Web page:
Again let’s change the method slightly.  I take my inspiration from the Monte Carlo method discussed by Mike.  Thanks Mike!

We said before that the probability of choosing a point in some subset of S is proportional to the area of the subset.  Choose 3 subsets of S; H1, H2 and H3; so that choosing one point from each subset always gives a valid triangle (the associated circle is within S and the radius is less than sqrt(R)).  The probability of a chosen triangle having one point in each subset is proportional to the product of the areas of H1, H2 and H3.

Taking our inspiration from Mike and Monte Carlo we could approach it this way.  Divide S into a rough grid (it will have to be rough to ensure each section has an equal area, maybe I should have made S a square).  Choose three sections from the grid at random to be containers for the three points of the triangle.  If these three sections ensure that we have a valid triangle and we can determine if it is obtuse or acute then stop and count 1 to obtuse or acute.  If it is not possible for any triangle chosen from these sections to be valid then start again.  Otherwise subdivide each section into smaller sections, again with equal area.  Repeat until we have an answer.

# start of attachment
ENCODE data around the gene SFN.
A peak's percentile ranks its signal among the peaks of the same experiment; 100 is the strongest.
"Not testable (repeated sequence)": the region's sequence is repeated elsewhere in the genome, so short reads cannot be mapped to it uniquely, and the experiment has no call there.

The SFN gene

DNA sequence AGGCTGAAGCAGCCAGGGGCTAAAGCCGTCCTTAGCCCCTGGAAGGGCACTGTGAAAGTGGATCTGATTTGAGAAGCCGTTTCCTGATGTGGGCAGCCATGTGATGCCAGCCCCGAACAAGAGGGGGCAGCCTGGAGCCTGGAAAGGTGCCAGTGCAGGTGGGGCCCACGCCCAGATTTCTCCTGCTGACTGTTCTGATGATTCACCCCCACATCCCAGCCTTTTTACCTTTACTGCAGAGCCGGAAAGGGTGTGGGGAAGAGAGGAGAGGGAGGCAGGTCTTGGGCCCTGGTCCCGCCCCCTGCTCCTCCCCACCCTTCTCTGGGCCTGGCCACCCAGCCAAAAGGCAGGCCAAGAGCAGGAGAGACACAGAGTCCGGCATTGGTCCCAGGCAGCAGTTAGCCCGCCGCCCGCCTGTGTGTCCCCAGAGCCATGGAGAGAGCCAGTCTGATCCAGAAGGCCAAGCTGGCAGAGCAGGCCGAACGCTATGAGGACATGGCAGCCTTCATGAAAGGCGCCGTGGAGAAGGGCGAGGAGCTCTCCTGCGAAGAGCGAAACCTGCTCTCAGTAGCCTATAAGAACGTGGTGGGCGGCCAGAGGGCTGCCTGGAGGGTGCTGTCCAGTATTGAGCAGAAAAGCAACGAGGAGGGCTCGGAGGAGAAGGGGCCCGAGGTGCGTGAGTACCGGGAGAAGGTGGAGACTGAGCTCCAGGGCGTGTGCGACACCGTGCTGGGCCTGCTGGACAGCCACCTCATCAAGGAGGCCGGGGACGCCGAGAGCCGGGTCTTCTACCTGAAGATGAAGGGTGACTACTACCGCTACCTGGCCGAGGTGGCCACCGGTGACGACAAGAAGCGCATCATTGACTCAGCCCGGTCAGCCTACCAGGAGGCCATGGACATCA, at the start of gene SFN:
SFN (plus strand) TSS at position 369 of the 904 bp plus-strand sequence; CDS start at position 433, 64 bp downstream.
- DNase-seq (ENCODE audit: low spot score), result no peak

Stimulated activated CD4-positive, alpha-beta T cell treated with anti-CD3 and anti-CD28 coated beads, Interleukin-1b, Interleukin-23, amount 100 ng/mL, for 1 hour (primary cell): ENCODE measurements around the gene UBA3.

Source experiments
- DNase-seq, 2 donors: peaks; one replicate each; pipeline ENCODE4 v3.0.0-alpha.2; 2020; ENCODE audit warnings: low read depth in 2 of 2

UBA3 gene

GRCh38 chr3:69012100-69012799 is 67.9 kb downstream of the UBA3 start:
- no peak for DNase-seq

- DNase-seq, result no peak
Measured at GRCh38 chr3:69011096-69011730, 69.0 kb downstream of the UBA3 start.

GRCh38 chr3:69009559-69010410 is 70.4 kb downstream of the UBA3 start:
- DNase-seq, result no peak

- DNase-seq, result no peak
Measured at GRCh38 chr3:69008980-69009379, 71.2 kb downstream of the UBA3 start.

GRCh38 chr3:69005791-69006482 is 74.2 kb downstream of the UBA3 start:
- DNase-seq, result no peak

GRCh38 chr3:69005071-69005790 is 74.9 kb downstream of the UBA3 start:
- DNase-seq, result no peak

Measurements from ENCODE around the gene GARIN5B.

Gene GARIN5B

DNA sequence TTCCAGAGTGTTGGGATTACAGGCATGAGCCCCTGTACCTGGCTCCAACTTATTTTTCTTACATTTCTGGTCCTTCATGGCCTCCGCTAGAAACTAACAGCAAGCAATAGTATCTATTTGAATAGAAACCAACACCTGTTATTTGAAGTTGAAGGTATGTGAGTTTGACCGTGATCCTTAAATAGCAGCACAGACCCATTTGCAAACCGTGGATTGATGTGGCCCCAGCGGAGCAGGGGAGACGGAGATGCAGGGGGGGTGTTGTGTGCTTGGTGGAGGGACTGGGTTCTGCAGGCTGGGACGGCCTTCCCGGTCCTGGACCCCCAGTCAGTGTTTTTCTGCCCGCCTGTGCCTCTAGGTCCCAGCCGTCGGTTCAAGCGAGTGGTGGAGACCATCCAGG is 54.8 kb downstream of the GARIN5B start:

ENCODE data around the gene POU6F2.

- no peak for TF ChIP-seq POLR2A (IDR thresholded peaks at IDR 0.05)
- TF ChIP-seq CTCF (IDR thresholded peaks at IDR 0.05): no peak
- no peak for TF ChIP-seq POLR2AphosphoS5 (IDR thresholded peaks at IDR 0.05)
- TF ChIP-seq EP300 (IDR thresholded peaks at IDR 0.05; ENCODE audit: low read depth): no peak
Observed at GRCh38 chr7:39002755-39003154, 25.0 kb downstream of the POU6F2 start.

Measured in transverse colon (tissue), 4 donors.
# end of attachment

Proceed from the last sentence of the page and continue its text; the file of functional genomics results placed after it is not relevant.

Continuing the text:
This method is consistant choosing points so that the probability of a point occuring in a subset of S is proportional to the area of the subset.

There are two situations in which we will have to go to a very fine level of granularity before we can get an answer.  One if where the three points are very close together, and almost form a line.  The other is where two points are close together and the third is some distance away but almost equidistant.  I think these two situations are equivalent.  Take the second case, reflecting the distant point across the centre of the associated circle will bring it pretty much into line with the other two.

Therefore I think that the probability of coming up with any of the eight associated circles is pretty much the same.

I’m not sure if I’ve come up with a genuine advance here or if the same fundamental problem exists and I’m just obscuring it with clever sounding stuff.

14. ### Jonathan Lundell said,

September 24, 2009 at 4:42 pm

I assume that every one of the eight associated triangles is equally likely.  This is not at all obvious.
As each particular triangle has a probability of zero it isn’t clear how to compare the probabilities of particular triangles.